Whatever family, friends, and significant others can do to urge teens with scoliosis can be beneficial.

For example, expressing verbal support, taking time to listen about how he feels or assisting him with some tasks that he finds difficult to do alone, and simply being with him and taking part in his activities, interesting or not.

If an adolescent begins to show indications of depression – like a strange, longstanding mood change or more and more time spent alone – it is crucial to reach out to a mental health professional capable of assessing his situation. By doing so, they would be able to provide the appropriate mental health treatment for the teens. In severe cases, continuous mental health services may be needed to maximize the mental health benefits of the adoloscent to avoid further severe mental health conditions.

Idiopathic scoliosis in itself does not usually lead to physical pain in adolescents and young adults; it can result in other types of discomfort, pain, and other challenges.

Major Surgery

If conservative treatment no longer works for the teen, the doctor will most probably recommend spinal fusion surgery. Scoliosis surgery is a comparatively harmless procedure with good reviews and excellent outcomes; it is still a major procedure. The recuperation process could take six up to twelve months and can be demanding physically and mentally.

Awkward Brace Treatment

The most commonly recommended noninvasive scoliosis treatment is to put on an inflexible brace that tightens on the wearer’s torso. This treatment is quite uncomfortable, particularly when the adolescent’s body is initially trying to get used to wearing the brace. Wearing it would also add to the adolescent’s disappointment by being too warm or too tight, making him finish his daily tasks longer than usual.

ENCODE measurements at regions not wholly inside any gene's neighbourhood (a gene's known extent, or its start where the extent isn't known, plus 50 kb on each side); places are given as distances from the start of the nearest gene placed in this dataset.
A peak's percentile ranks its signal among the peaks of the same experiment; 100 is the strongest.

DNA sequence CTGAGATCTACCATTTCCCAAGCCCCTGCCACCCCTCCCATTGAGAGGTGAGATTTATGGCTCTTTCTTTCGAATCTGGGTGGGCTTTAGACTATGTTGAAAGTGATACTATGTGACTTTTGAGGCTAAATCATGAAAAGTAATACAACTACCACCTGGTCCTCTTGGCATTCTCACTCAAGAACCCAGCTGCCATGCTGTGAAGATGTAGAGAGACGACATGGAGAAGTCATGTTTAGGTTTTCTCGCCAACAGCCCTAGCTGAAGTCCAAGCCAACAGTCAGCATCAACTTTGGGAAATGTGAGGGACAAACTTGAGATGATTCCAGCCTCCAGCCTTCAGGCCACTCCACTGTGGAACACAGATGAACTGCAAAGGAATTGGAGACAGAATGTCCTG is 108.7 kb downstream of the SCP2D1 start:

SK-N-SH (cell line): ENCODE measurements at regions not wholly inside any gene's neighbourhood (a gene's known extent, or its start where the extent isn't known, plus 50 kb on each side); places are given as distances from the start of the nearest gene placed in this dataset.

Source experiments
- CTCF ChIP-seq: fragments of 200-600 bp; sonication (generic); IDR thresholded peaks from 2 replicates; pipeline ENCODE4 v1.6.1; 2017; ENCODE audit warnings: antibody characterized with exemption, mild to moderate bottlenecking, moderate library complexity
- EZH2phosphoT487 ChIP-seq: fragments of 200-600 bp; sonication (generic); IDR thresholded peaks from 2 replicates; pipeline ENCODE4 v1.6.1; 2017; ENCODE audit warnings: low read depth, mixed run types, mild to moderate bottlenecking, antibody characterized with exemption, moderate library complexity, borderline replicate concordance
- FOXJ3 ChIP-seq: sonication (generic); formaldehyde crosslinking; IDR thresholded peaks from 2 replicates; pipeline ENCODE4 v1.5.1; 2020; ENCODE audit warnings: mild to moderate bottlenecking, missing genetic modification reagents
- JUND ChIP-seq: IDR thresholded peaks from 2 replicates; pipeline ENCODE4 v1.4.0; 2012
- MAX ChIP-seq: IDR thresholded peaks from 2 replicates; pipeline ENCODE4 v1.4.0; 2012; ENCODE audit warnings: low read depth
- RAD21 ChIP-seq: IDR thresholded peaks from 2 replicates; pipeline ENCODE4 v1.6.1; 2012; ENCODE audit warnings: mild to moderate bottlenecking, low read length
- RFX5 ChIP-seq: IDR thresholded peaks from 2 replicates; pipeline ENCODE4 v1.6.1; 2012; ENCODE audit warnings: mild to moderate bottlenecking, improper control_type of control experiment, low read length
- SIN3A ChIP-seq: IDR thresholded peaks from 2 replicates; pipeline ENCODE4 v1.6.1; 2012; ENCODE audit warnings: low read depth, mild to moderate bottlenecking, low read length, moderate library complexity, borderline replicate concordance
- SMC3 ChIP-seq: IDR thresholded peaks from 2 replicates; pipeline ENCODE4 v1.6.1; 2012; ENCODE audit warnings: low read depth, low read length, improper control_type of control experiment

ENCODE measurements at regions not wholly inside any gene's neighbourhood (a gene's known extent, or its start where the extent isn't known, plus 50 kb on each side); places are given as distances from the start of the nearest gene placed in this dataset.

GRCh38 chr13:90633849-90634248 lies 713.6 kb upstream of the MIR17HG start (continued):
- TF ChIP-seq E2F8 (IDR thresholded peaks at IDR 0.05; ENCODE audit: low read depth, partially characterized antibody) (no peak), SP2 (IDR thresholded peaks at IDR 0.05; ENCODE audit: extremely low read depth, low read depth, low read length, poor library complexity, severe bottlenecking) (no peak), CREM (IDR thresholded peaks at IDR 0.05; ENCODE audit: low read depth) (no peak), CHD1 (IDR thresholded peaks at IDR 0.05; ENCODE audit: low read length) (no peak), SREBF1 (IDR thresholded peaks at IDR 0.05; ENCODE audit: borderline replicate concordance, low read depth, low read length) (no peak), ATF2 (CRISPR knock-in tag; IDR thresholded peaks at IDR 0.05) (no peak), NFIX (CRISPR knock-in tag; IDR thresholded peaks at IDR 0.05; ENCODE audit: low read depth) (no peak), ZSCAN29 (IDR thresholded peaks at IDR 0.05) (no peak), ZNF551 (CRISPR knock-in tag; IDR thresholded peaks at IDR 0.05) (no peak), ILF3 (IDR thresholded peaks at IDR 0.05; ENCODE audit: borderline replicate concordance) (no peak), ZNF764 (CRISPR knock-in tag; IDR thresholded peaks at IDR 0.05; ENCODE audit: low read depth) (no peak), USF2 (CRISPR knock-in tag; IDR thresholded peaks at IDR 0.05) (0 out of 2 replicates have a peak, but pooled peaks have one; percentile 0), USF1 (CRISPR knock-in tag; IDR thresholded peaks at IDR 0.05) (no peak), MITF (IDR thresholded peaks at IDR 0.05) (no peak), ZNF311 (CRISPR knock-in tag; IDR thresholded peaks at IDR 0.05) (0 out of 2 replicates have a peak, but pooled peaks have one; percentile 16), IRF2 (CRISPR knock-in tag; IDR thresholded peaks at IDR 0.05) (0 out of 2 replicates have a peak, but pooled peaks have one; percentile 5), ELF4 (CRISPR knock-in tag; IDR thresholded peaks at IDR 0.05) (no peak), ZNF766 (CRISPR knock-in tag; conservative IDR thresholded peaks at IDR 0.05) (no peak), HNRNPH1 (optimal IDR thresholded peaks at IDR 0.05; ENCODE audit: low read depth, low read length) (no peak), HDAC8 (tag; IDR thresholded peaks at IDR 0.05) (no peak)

Teen Counseling for kids suffering from scoliosis


Emotional Pain

Many teens struggle with the thought of being different from the rest of their friends. Some of their feelings might include embarrassment, fear, sadness, anger, or denial. If an adolescent is also being bullied in school, his situation would even worsen.

Mental Treatment for Adolescents Suffering From Scoliosis Final Thoughts

Because of the numerous challenges that can come with scoliosis, experts have revealed that teenagers with the condition have a higher likelihood of developing depression. If an adolescent does have depression, recognizing it early and seeking help immediately from licensed mental health professionals or even online therapy can tremendously help get successful results in dealing with mental health issues.

Frequently Asked Questions (FAQs)

  1. Is counseling effective for teenagers?
  2. How do I know if my teenager needs therapy?
  3. What type of therapist should a teenager see?
  4. Can 15 year olds get therapy?
  5. How can I get counseling without my parents knowing?
  6. Do counselors tell your parents?
  7. Can parents sit in on therapy sessions?
  8. Why won’t my parents let me go to a therapist?
  9. How do you ask your parents if you can see a therapist?
  10. How much does a therapist cost?